FIGS. 2A and 2B illustrate the customer gateway in more detail. FIG. 2A is a shared customer gateway 9, with multiple mailers 15; whereas FIG. 2B is a dedicated gateway 9, with a single mailer 15. A mailer 15, or customer, has collected variable data, such as customer names, addresses, billing amount, etc. in local electronic files on a computer. The computer at the mailer connects to the gateway 9 via the connection 11. One appropriate connection 11 is TCP/IP over dial-up access. The mailer 15 transmits the variable data to the gateway 9.
The gateway preferably performs a data conversion on the variable data, in order to transform the variable data into a standardized format. Address hygiene is also preferably performed on the addresses in the variable data, according to the usual methods.
Reference is made to FIG. 7. At the gateway 9, the variable data 701 is sorted according to address, by geographic area. The geographic areas correspond to mail production sites. This can readily be performed in two steps. In the U.S., the variable data can be sorted by a 3-digit zip code into sorted data 703. The sorted variable data is then segmented into segmented data 705 a, 705 b. Segmented means that data for certain zip codes are grouped according to the geographically nearest mail production facilities. (It is possible to group geographically related mail by other methods). Each geographic group of segmented, sorted variable data is transmitted via connection 13 (such as TCP/IP over a fully meshed frame relay network) to the corresponding mail production facility 1 discussed below.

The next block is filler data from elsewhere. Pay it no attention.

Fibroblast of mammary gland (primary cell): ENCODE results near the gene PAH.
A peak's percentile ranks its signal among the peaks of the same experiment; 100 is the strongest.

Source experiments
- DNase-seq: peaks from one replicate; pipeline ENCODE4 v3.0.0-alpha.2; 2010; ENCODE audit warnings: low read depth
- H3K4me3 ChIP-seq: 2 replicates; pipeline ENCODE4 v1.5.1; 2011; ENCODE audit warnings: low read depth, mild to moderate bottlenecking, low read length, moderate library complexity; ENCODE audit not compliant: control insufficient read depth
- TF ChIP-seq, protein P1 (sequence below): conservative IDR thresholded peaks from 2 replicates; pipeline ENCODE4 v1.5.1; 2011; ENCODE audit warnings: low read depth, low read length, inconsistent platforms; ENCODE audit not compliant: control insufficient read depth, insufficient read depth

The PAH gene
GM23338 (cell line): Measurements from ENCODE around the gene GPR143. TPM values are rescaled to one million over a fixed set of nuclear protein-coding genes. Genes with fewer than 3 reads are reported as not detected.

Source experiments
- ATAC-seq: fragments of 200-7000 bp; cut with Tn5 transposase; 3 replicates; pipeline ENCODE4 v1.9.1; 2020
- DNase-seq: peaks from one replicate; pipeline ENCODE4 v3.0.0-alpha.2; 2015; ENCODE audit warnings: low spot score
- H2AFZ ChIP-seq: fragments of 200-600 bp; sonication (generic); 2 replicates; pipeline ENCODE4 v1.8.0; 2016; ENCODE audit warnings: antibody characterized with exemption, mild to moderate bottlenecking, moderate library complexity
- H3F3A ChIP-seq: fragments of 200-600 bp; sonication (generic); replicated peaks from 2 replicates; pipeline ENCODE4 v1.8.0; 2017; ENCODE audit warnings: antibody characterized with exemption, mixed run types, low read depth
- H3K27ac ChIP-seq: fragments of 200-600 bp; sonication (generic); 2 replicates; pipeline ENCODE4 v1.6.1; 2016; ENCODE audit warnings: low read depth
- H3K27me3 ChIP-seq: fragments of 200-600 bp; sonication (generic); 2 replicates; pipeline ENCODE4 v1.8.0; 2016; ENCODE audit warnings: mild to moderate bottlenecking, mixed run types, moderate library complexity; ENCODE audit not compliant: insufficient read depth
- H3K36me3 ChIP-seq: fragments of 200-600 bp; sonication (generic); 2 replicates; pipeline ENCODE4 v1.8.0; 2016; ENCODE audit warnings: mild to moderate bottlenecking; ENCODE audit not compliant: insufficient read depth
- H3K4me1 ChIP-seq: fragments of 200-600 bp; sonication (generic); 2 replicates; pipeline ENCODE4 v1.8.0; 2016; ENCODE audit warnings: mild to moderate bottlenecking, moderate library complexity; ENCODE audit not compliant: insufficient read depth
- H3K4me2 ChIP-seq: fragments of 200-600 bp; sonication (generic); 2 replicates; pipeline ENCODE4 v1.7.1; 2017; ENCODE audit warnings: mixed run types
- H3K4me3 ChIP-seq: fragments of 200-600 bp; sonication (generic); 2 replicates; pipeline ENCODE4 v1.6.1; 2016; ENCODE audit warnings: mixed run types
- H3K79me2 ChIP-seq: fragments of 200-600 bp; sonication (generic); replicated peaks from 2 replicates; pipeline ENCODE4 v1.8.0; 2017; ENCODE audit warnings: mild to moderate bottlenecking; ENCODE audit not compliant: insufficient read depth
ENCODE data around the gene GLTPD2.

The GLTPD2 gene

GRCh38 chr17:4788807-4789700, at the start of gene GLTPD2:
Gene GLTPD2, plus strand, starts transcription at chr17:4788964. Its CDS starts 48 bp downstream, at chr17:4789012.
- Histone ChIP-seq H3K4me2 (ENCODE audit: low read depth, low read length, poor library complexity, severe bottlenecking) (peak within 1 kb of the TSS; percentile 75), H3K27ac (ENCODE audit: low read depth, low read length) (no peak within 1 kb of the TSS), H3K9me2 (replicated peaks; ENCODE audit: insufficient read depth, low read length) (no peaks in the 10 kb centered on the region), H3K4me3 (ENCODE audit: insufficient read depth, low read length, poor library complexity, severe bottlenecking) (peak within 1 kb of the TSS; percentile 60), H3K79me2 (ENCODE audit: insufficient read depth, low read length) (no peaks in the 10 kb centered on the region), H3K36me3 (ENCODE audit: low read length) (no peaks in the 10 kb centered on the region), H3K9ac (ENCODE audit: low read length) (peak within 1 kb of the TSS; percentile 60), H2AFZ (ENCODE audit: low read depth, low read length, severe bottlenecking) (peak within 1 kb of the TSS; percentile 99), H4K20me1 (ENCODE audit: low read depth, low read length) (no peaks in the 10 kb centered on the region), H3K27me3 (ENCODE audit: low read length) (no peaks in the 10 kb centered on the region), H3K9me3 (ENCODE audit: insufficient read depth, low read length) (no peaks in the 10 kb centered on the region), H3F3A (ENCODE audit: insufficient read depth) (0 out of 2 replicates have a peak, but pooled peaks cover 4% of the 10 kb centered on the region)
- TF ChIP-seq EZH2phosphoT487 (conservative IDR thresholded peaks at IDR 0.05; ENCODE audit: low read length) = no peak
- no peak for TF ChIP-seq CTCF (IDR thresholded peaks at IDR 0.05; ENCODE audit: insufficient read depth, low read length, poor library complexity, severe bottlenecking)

FIG. 3 illustrates the mail production facility 1 in more detail. The mail production facility 1 includes the usual hardware for producing finished mail pieces, such as a printer 21 and an inserter 23, and a high end personal computer or UNIX-based computer print/insert servers 17.
The sorted, segmented variable data is received at the mail production facility over communication line 13. The mail production facility then connects to the system management facility, and requests and receives the fixed data for the mail pieces via communication line 5, preferably a dedicated line. The fixed data resources in the form library 25 are created in advance during a mail piece design phase. The mail piece form is designed and configured in 507 for automatic processing.